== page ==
Connecticut’s equivalent of Brown v. Board of Education
On Thursday, Sept. 28, the Connecticut Supreme Court heard arguments in a landmark education case, Connecticut Coalition for Justice in Education Funding v. Rell, (CCJEF). It is no hyperbole to say that CCJEF has the potential to be the Connecticut equivalent of Brown v. Board of Education.
As in Brown, the CCJEF trial court found the disparities in Connecticut’s public education system to be too vast to ignore. In Bridgeport, Hartford, New Haven, and other urban centers across the state, fewer than one in three children is on track to be college and career ready, “nearly 1 in 3 students … can’t read even at basic levels,” and many high-school graduates are “functionally illiterate.”
Yet there is no question Connecticut’s public schools can do better. In fact, Connecticut’s more affluent communities enjoy some of the best public schools in the country, leading to one of the largest achievement gaps in the entire nation. The trial court found that the Connecticut Constitution does not tolerate such injustice, which amounts to discrimination against low-income and minority children.
Whether the Connecticut Supreme Court will agree is another matter. When I represented nine California schoolchildren fighting against a similarly unjust public education system in Vergara v. California, the trial court made comparable findings, declaring that the harms being imposed on poor and minority students across the state “shocks the conscience.” In that case, too, the trial court struck down the status quo as unconstitutional, finding the logic behind the system “unfathomable” and demanding that the California legislature replace it with a more equitable approach.
But the California Supreme Court demurred, refusing to stand up for children’s rights. In a closely divided 4-3 vote, over powerful dissents by Justices Goodwin Liu and Mariano-Florentino Cuéllar, the high court left the dysfunctional system intact, where it continues to impose severe harm on the state’s most vulnerable kids. Justice Liu decried the court’s failure to address “one of the most consequential [issues] to the future of California,” and Justice Cuéllar described the laws at issue as “staggering failures that threaten to turn the right to education for California schoolchildren into an empty promise.” But their poignant words were cold comfort for the children whose futures hung in the balance.
Now it is Connecticut’s turn. The case argued on Thursday will determine whether Connecticut’s education laws and policies—including not only the method the state uses to distribute public funds, but also the state’s teacher evaluation standards and other non-monetary policies—violate students’ educational rights under the state constitution. The case presents another critical test of a state judiciary’s willingness to embrace its legal, civic, and moral obligation to safeguard a child’s educational opportunity, arguably the most important civil right of our time.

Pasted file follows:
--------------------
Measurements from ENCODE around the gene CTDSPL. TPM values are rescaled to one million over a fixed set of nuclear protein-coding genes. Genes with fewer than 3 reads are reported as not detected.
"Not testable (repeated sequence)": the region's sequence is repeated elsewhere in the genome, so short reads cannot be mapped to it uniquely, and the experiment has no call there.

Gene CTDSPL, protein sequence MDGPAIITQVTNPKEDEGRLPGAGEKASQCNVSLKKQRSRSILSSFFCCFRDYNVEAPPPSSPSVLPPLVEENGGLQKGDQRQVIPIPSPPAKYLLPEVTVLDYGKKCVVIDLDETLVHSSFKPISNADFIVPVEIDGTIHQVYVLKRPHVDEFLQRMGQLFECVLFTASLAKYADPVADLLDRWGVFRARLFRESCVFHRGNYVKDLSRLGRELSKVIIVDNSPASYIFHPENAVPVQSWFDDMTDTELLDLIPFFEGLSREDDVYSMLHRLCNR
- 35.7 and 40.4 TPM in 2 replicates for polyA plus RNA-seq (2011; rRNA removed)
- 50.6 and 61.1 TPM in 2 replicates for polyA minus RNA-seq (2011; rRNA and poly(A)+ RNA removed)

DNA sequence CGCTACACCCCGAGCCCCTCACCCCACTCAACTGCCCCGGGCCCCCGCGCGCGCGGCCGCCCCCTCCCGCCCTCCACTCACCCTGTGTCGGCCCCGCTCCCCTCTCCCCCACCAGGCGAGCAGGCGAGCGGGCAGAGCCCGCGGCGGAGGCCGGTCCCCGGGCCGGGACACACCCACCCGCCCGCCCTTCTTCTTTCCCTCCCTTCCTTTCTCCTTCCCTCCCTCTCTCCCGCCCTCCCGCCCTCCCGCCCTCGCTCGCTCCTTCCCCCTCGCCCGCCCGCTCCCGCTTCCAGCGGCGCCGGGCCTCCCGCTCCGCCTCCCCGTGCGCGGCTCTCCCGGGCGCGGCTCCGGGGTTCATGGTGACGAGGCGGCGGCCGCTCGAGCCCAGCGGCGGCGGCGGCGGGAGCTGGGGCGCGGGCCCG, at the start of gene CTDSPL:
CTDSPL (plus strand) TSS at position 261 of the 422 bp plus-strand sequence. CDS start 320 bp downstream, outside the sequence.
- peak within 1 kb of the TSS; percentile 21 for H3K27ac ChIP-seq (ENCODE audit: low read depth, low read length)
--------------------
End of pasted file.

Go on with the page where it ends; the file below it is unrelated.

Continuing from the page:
I am hopeful that the Connecticut Supreme Court, unlike its California counterpart, will take action to protect the educational rights of Connecticut’s youngest citizens.
Under the current system, inner-city children are forced to attend public schools that the state knows are woefully inadequate, leaving them with little hope of succeeding in school or in life. This is not just a matter of dollars and cents; the state has made irrational and harmful decisions about how to spend education funding in urban centers. For example, the state has imposed a nonsensical moratorium on magnet schools and an effective cap on charter schools, depriving children of the chance to attend terrific public schools that are achieving outstanding results in the very same blighted communities. High-need families literally have to win a lottery to gain access to a decent education — a cruel game of chance with dire consequences. None of us would tolerate these odds for our own kids, and the state high court should declare that the Connecticut Constitution does not tolerate them either.
Nearly 65 years ago, the United States Supreme Court issued its historic decision in Brown, declaring that the “opportunity of an education … is a right which must be made available to all on equal terms.” Yet, as the CCJEF trial court found, Connecticut’s public-education system does the opposite, leaving “rich school districts to flourish and poor school districts to flounder.” It is time for the Connecticut Supreme Court to take a stand and help put an end to such gaping inequality, so all children can have a fighting chance to achieve the American dream.
Joshua Lipshutz, partner at Gibson, Dunn & Crutcher LLP, is counsel for the Connecticut Coalition for Achievement Now, which filed an amicus brief in the CCJEF case. He is also counsel for the plaintiffs in Vergara v. California and Martinez v. Malloy, and for Students Matter, the nonprofit sponsor of both lawsuits.
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